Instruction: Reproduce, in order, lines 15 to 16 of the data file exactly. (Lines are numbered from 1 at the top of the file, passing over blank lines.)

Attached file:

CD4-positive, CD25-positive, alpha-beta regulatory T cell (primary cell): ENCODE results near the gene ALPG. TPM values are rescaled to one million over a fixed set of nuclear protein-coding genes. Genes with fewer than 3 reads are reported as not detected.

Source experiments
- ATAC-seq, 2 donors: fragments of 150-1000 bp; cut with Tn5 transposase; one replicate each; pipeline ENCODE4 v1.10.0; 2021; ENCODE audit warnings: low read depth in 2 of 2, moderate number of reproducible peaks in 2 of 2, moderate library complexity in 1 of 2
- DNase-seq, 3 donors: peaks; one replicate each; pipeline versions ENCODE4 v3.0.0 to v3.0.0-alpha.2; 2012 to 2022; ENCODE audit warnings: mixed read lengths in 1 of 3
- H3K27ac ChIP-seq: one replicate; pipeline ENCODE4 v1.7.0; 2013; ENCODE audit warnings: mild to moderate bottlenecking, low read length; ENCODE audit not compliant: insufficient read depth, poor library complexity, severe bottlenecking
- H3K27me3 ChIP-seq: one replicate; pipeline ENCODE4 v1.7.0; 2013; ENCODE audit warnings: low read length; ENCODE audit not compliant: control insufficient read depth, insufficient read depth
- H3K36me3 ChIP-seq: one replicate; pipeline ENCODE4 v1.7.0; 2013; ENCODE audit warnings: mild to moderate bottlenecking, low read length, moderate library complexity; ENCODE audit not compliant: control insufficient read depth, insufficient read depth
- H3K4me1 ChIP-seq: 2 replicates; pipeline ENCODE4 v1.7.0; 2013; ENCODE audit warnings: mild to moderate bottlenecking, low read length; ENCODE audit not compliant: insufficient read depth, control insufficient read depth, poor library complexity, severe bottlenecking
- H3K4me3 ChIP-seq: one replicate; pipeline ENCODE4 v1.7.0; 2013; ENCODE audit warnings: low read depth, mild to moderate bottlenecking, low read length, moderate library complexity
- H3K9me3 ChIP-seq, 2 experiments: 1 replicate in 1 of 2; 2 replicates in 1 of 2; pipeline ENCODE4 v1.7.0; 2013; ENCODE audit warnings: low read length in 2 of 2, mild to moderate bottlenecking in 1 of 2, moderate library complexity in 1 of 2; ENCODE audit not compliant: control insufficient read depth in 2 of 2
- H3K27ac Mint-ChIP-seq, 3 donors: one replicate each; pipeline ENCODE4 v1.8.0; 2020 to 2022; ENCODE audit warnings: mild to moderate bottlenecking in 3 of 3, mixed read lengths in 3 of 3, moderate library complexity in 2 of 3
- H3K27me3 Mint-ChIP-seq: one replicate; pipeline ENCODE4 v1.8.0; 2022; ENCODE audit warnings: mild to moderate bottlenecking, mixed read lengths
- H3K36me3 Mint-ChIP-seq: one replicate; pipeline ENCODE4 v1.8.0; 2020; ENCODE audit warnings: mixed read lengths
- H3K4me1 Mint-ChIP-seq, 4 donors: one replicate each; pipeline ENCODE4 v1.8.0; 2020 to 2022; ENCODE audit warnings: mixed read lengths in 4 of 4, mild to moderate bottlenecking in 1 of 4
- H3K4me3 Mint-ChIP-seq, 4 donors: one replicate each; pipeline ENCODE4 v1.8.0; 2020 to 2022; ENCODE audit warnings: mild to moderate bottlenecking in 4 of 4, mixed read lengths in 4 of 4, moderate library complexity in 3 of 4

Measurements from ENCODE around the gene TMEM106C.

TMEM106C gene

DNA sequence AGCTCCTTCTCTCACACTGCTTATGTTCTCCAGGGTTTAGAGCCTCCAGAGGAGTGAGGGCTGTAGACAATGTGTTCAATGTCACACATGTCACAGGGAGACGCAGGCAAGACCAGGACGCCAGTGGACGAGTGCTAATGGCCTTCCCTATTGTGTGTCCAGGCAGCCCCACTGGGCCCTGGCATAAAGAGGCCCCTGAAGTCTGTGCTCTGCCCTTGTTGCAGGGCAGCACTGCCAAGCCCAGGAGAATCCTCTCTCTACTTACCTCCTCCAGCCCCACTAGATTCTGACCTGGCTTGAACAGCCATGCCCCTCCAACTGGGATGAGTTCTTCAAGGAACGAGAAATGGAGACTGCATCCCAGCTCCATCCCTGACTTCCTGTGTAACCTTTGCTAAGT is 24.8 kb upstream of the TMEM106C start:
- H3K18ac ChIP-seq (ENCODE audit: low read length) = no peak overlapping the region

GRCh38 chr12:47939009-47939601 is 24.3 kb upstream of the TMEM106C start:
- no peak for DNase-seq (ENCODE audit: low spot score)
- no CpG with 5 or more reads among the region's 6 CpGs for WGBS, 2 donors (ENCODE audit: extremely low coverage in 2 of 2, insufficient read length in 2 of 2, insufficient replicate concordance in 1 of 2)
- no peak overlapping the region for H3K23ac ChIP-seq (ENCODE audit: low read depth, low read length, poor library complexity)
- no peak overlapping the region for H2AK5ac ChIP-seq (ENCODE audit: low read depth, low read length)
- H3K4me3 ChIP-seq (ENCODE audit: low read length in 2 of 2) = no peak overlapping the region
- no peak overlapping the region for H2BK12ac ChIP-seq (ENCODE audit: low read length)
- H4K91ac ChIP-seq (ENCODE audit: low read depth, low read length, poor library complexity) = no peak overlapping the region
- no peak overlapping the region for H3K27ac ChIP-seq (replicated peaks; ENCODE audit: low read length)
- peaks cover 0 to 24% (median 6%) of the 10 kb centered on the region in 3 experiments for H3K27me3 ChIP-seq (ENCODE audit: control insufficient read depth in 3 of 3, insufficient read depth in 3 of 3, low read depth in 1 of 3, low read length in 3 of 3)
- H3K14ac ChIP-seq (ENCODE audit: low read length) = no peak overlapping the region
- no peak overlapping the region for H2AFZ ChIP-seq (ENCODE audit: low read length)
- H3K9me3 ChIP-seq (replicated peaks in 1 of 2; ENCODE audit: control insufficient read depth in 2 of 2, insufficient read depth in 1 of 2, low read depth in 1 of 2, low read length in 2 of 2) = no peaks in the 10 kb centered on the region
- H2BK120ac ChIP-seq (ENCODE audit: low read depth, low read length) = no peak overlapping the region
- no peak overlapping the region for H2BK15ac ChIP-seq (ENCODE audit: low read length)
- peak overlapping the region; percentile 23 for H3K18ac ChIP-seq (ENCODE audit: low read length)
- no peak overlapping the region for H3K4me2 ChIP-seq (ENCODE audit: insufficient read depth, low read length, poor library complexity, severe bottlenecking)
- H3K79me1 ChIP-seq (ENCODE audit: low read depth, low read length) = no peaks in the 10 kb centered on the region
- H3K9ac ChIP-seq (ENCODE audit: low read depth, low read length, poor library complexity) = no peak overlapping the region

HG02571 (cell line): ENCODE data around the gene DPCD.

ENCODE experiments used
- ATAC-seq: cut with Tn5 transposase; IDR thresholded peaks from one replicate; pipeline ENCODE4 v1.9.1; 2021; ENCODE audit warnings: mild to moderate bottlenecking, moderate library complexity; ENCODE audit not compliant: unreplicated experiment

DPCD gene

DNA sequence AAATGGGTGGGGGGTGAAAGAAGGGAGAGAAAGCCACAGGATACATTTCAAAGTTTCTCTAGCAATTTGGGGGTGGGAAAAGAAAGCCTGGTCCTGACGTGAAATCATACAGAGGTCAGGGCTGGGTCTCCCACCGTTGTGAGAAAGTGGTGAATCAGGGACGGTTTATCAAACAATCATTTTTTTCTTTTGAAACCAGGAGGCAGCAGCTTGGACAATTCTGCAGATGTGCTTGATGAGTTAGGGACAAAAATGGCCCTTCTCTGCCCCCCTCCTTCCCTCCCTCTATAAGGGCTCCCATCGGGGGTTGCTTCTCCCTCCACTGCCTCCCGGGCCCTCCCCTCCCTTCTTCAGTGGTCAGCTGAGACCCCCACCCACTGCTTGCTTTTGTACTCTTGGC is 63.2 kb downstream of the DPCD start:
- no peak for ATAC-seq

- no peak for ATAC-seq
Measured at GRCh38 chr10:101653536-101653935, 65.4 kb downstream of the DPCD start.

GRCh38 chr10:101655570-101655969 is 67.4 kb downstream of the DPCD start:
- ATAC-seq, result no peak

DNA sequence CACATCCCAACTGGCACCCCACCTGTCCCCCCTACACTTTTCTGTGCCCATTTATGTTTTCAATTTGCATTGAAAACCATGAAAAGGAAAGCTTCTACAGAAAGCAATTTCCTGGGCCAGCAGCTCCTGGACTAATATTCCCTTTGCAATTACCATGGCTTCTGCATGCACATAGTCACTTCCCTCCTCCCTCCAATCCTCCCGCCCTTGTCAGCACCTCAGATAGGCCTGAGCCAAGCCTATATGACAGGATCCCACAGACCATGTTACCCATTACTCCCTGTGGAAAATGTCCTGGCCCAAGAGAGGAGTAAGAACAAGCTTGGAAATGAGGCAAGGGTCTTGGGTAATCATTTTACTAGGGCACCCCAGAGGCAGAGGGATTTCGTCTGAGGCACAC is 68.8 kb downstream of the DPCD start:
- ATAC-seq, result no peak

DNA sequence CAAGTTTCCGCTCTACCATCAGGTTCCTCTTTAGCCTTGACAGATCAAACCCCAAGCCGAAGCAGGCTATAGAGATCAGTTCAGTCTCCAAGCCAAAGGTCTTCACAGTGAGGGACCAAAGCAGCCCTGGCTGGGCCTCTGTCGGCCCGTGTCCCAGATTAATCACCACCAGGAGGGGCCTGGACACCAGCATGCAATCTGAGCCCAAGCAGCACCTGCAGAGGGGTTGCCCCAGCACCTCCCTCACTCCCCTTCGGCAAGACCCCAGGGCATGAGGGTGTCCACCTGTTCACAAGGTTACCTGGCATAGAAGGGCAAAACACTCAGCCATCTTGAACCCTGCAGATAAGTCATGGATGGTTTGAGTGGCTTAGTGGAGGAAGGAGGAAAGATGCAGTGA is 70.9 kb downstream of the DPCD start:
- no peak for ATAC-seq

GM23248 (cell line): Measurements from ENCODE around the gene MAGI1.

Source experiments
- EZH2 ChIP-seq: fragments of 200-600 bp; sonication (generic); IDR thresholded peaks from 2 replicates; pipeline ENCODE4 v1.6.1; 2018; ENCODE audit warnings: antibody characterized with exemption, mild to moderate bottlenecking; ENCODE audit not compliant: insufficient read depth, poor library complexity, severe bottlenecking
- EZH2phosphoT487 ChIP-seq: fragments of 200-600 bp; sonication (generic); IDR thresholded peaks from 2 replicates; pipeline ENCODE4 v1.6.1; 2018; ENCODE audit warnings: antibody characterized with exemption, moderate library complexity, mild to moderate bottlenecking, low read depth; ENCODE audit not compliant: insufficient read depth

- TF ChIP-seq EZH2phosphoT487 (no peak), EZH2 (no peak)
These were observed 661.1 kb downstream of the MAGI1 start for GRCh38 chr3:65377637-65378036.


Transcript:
- H3K4me3 Mint-ChIP-seq, 4 donors: one replicate each; pipeline ENCODE4 v1.8.0; 2020 to 2022; ENCODE audit warnings: mild to moderate bottlenecking in 4 of 4, mixed read lengths in 4 of 4, moderate library complexity in 3 of 4

Measurements from ENCODE around the gene TMEM106C.